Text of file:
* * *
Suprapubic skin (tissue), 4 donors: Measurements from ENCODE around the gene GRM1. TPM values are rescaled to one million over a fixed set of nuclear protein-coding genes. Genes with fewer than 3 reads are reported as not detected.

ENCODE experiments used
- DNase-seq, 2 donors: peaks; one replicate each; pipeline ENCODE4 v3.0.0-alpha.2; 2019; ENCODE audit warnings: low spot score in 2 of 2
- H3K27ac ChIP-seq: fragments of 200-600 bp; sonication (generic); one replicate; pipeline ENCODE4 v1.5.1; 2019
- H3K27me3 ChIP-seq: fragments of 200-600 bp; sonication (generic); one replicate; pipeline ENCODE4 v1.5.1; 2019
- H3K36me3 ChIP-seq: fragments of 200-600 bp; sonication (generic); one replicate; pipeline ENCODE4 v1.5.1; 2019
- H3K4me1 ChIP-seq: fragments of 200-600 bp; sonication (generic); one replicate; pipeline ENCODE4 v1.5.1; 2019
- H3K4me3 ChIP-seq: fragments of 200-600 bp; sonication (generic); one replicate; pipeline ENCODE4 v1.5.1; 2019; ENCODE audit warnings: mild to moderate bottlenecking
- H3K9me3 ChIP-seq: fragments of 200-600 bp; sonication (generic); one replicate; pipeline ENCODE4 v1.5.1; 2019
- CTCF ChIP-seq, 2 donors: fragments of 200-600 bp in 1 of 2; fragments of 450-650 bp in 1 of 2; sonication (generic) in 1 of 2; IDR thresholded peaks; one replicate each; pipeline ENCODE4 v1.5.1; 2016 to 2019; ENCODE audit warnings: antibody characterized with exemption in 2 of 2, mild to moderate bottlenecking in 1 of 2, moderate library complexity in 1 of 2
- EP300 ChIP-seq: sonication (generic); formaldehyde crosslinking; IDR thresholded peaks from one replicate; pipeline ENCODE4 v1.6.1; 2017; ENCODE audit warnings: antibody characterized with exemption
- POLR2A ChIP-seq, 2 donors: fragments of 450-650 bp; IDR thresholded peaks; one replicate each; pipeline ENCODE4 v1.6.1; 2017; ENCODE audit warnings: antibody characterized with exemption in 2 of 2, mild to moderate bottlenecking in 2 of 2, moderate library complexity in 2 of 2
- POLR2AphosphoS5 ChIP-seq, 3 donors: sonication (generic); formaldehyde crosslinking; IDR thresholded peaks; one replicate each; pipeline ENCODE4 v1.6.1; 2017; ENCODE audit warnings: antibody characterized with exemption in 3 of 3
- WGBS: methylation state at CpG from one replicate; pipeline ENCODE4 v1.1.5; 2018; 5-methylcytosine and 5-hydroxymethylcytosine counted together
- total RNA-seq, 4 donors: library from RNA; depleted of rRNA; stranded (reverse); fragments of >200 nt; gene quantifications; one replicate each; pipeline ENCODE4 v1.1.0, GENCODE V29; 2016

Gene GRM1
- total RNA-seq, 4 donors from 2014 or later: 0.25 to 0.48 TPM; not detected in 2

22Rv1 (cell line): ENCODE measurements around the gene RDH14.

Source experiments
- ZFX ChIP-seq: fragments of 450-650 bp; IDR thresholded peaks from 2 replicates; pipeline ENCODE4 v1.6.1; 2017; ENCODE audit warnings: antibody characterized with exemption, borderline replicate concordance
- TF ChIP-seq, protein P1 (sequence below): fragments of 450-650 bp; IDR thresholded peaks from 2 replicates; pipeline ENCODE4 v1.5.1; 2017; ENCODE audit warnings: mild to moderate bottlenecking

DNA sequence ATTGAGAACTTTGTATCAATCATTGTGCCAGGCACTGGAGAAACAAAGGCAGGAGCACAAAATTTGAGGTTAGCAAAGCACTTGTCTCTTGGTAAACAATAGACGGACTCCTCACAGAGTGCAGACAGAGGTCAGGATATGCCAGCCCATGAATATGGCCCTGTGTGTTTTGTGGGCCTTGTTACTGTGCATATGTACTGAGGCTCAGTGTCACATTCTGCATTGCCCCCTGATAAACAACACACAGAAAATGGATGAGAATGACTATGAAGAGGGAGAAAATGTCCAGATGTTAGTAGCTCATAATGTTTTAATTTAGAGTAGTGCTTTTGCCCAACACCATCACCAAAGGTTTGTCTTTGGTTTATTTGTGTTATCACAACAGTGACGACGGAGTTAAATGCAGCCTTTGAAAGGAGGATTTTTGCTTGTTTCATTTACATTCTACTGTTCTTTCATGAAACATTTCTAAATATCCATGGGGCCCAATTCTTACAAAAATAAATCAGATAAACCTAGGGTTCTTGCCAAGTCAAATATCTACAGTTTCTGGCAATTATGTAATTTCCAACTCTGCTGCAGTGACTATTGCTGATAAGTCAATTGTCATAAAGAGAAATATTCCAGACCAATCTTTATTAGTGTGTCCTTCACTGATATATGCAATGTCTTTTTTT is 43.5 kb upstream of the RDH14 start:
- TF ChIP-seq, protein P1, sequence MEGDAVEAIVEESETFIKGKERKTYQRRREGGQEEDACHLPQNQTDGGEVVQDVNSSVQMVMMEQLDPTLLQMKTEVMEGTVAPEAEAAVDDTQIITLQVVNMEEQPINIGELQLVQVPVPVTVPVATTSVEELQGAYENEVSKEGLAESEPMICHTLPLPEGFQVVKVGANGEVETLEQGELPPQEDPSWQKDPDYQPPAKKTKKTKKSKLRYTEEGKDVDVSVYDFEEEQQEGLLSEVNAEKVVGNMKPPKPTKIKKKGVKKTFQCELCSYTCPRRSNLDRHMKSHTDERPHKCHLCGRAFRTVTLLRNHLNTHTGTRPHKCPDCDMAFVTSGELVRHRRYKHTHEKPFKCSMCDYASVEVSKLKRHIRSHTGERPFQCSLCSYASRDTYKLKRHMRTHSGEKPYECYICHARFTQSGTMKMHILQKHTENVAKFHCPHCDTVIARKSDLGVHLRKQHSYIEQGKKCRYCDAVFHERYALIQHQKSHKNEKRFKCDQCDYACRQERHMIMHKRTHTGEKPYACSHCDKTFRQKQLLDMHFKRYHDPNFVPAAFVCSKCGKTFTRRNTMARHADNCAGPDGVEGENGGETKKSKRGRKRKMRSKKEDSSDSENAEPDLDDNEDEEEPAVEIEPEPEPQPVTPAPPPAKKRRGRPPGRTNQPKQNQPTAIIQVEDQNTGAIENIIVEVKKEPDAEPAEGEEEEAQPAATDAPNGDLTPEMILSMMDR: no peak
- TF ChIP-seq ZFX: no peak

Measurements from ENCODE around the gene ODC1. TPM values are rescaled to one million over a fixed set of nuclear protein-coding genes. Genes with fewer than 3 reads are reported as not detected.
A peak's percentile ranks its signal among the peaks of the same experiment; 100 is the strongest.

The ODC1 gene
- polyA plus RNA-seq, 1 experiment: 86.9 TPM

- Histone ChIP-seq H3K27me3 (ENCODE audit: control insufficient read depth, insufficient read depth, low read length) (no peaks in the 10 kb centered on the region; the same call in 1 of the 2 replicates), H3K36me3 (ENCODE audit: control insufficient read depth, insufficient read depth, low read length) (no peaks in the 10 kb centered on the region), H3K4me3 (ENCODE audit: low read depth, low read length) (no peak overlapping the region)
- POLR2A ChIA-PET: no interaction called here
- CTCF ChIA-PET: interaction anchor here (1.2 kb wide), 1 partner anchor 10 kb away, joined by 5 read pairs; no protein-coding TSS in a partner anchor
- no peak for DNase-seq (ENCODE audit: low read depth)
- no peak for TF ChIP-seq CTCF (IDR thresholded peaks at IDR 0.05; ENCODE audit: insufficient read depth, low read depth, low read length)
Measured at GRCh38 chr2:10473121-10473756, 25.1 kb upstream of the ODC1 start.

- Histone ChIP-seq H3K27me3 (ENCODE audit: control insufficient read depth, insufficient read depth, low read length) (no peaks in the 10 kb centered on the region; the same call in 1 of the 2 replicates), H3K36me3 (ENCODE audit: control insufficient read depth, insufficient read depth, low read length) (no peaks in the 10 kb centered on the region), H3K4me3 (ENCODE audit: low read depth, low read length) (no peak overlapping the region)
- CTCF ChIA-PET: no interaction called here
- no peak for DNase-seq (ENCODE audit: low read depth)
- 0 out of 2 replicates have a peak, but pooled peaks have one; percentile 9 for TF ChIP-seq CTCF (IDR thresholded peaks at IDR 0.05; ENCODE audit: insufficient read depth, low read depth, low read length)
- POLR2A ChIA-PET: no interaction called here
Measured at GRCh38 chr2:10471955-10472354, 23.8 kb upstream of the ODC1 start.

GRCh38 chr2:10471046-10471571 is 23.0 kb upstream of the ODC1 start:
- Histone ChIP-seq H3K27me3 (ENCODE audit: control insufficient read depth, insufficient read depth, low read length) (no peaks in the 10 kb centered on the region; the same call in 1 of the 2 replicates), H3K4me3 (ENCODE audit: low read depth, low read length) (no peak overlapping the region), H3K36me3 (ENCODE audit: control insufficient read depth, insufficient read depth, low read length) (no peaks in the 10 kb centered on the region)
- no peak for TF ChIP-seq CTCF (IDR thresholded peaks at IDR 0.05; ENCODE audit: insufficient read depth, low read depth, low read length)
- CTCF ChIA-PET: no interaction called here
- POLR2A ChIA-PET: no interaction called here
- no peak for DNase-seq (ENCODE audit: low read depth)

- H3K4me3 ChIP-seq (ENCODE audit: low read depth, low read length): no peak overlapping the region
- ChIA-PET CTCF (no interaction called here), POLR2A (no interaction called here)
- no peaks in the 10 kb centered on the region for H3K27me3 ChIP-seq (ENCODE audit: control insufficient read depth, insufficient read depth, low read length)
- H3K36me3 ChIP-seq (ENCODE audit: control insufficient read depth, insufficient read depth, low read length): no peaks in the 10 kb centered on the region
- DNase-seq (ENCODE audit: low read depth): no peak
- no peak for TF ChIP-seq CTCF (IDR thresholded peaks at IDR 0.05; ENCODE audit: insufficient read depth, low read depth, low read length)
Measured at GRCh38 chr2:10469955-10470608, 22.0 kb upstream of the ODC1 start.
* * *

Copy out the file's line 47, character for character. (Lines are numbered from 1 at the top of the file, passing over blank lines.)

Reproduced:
- H3K4me3 ChIP-seq (ENCODE audit: low read depth, low read length): no peak overlapping the region